A respectful crowd came out Tuesday night for the last game at the old ballpark before work on the new one begins.
The wind was blowing hard from left field late Tuesday afternoon, as four score of former Gophers and family members chatted and took photos at Siebert Field. This would be the only game of this spring and last ever at the ball yard that first served as the Gophers' baseball home in 1971.
"It's not going to be easy to get a ball out of here that way tonight,'' said George Thomas, pointing toward the bubble that sits behind left field.
The bubble for recreation sports sits exactly where the previous baseball facility -- Delta Field -- was located. The move to Siebert Field (originally Bierman) was looked at as quite an upgrade.
"It's hard to believe the university let this place crumble,'' Thomas said. "It's still a gorgeous playing field.''
Thomas' brother Jerry was the pitching star and the MVP of the College World Series when the Gophers won it for the first time in 1956. George followed him to Minnesota in the fall of 1956, but could only play freshman ball in 1957 because of NCAA rules.
George was an outstanding hitter and could play in the infield or outfield. The Detroit Tigers wanted to sign him that summer, but baseball's bonus baby rules (a player receiving too much to sign had to spend two full years in the majors) were still in effect.
"The Tigers kept messing around all summer, trying to decide whether to sign me, and then the bonus baby rule was changed,'' Thomas said. "So, I signed in September, and never played a varsity game for the Gophers.''
Thomas played a decade in the big leagues. His last team was the Twins for a brief time in 1971.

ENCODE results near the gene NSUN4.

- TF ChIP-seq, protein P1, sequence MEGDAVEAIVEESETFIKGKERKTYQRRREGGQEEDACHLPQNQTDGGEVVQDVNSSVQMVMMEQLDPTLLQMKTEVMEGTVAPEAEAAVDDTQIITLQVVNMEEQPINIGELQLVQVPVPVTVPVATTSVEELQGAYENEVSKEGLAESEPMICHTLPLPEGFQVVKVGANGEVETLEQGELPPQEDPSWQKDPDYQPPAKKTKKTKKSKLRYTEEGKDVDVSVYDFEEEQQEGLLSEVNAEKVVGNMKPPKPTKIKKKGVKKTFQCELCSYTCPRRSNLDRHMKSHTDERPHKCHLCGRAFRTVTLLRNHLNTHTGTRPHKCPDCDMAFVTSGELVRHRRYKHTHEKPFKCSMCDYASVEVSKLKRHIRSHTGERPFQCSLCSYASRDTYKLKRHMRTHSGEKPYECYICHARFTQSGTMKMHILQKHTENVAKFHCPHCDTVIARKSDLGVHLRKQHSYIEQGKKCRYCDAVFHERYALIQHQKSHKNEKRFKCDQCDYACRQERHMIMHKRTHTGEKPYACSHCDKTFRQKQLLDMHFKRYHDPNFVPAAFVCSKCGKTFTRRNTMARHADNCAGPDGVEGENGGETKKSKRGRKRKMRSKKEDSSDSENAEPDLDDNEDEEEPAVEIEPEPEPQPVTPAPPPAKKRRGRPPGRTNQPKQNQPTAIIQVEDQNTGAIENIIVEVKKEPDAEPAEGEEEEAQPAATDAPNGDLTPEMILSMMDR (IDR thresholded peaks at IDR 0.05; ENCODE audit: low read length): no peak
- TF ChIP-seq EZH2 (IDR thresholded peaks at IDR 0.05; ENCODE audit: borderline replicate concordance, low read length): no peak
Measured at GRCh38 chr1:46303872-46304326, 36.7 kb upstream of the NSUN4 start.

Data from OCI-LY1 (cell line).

Dick Siebert was the coach with big expectations for the younger Thomas in the late '50s. There was no bitterness from Siebert years later, when George's big-league career was over. Jerry Kindall left to coach Arizona after the 1972 season and Thomas replaced him as Siebert's assistant.
Siebert still held the job in December of 1978 when he died at age 66. Thomas became the head coach and named John Anderson, then a grad assistant, as his assistant.
"The university threw around dollars like they were gold pieces,'' Thomas said. "I told [athletic director] Paul Giel that I needed more money and he said he couldn't do it.''
Thomas resigned after the 1981 season to go into business.
"Giel wanted to hire someone with more of a name,'' Thomas said. "I said, 'Give the kid a chance. If it doesn't work out, you can hire someone else.'''
The kid was Anderson. It worked out. He is in his 31st season as the Gophers' head coach.
The athletic department didn't invest in Siebert Field as it fell into disrepair. Anderson, involved alums and friends of baseball have huffed and puffed to raise the $7.5 million minimum to replace the Big Ten's most dilapidated ballpark.
It's rather humorous to look behind the backstop in center field and see the lights towering over the softball field, and realize the plan for now is to open the new Siebert without lights.
"We had choices to make because of the limited budget and decided to spend money on the development of the players in our program,'' Anderson said. "To start, we're going to have a batting practice area rather than lights.''
The hope would be that another donor will come along with the $450,000 needed for lights early in the ballpark's existence.
For now, Tuesday's 9-2 victory over Division III powerhouse St. Thomas will be the last night game played on this site for the foreseeable future.
There were 1,421 fans at this going-away party, larger than any crowd the Gophers have seen in their 2012 home stadium, the Metrodome.
"In 1977, we had the NCAA regional here, and there were fans standing in foul territory and behind a rope in the outfield,'' Anderson said. "There were 3,000 people here, and they were going nuts.''
That was Minnesota's last trip to the College World Series. It will be tough for a northern-tier program with a bare-bones stadium to change that, but the Gophers should be able to get some students interested again to enliven a Big Ten weekend. And to start, that would be good enough.
Patrick Reusse can be heard noon-4 weekdays on 1500-AM. firstname.lastname@example.org
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